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Curr Med Res Opin. 2005 Apr;21(4):475-82.

Closing the osteoporosis management gap in primary care: a secondary prevention of fracture programme.

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1
Coatbridge Local Health Care Co-operative, Coatbridge, Lanarkshire, Scotland. Eamonn.Brankin@lanarkshire.scot.nhs.uk

Abstract

BACKGROUND:

Effective treatments are available to reduce fracture risk in patients with osteoporosis. Prioritisation of assessment and treatment for those patients at highest risk of fracture will and treatment for those patients at highest risk of fracture will will ensure the optimal utilisation of healthcare resources.

OBJECTIVES:

To confirm prior fracture to be a strong predictor of osteoporosis, evaluate a simple means of identifying patients with osteoporosis, assess the current management gap in this high risk patient group and to enable initiation of treatment where appropriate.

RESEARCH DESIGN AND METHODS:

All women >/=65 years of age living at home and registered with a general practitioner (GP) in Coatbridge, Lanarkshire, Scotland (4045) were mailed an osteoporosis questionnaire. Participants were from an area of generally low socioeconomic background, where 16% of the population are over >/=65 years and >/=99% are Caucasian. Those who had sustained a fracture or had >/=2 osteoporosis risk factors and had not previously been screened for osteoporosis were invited for a Dual energy X-ray Absorptiometry scan. A second group of women at high risk of osteoporosis were referred by their GP for a scan. Bone mineral density (BMD) was determined and treatment was reviewed and prescribed according to national guidelines.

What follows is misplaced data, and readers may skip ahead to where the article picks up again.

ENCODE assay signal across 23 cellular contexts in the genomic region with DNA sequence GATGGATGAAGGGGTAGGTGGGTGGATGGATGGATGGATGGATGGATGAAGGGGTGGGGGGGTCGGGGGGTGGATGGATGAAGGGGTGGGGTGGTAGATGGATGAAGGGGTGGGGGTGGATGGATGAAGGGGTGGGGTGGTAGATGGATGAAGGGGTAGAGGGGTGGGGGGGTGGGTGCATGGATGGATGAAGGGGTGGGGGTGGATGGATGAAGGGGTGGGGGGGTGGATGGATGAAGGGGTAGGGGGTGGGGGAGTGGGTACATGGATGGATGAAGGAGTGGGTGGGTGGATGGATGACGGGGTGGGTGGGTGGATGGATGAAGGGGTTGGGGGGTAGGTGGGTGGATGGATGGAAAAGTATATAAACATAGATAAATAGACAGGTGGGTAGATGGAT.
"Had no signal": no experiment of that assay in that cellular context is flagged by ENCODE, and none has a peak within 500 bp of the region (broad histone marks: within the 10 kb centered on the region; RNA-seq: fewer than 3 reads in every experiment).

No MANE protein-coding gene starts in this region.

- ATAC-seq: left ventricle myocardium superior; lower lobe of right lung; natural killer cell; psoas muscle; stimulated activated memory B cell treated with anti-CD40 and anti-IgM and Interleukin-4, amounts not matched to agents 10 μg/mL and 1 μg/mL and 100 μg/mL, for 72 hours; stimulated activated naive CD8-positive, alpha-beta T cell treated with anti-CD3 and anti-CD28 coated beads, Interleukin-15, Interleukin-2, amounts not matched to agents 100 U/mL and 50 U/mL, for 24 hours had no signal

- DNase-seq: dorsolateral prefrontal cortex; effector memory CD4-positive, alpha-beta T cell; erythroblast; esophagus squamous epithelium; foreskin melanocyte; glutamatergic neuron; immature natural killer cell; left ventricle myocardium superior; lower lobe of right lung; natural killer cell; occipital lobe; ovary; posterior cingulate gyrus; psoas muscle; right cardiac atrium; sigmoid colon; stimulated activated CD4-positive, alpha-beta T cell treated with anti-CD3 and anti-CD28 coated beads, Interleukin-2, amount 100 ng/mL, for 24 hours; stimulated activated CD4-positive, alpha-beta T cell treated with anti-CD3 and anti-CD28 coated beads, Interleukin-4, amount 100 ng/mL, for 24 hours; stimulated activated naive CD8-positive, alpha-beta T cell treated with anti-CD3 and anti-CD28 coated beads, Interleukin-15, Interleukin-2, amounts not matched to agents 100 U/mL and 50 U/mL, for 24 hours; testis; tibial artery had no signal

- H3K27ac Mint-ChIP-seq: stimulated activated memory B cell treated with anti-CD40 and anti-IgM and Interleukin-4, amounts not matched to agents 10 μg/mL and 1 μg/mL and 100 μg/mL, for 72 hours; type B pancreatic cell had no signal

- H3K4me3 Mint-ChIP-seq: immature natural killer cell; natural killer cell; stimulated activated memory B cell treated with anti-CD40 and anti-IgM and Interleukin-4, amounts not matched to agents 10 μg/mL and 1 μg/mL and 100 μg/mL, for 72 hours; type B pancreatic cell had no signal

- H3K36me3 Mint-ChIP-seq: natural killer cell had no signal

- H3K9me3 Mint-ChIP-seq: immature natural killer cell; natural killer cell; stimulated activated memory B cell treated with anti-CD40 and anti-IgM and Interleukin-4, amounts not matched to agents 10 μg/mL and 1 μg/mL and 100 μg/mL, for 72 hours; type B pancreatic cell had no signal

RESULTS:

2386/4045 women returned the questionnaire (response rate 59%); 2286 were correctly completed and made up the sample size. Eight hundred and fifty two had sustained >/=1 fracture(s), of whom 43 (5%) had previously had BMD testing and 80 (9.4%) were receiving treatment. There were 1434 women with no history of fracture that had >/=2 risk factors for osteoporosis. Of 395 women referred by their GP, 113 had sustained fractures. Following the audit, 1054 women were scanned, including 463 women who had not sustained fractures that had >/=2 osteoporosis risk factors. Of the 1054, 591 women had sustained 763 fractures: 46 (6.0%) hip, 284 (37.2%) wrist, 37 (4.8%) humerus and 396 (51.9%) other bones (mainly ankle or rib). Eighty (13.5%) women with a fracture history had normal BMD, 204 (34.5%) were osteopenic and 307 (51.9%) were osteoporotic. Older women were more likely to have osteoporosis: overall, 12.8%, 46.8% and 63.0% of women were osteoporotic in age groups <65 years, 65-75 years and >75 years, respectively. Treatment was prescribed according to Lanarkshire's osteoporosis guidelines for 670 (63.6%) patients: 90.0% received bisphosphonate + calcium/vitamin D and 10% received calcium/vitamin D.

CONCLUSIONS:

A simple scan identified patients with prior fracture and with osteoporosis. Prior fracture was confirmed to be a strong predictor of osteoporosis; 86.4% of women with a fracture history had low BMD and 51.9% had osteoporosis. Similar disease management programmes elsewhere in primary care to identify high risk patients and ensure appropriate prescribing would, in addition to implementing national guidelines, be pharmaco-economically prudent and improve management of patients with fragility fracture across the UK.

PMID:
15899094
DOI:
10.1185/030079905X38150
[Indexed for MEDLINE]
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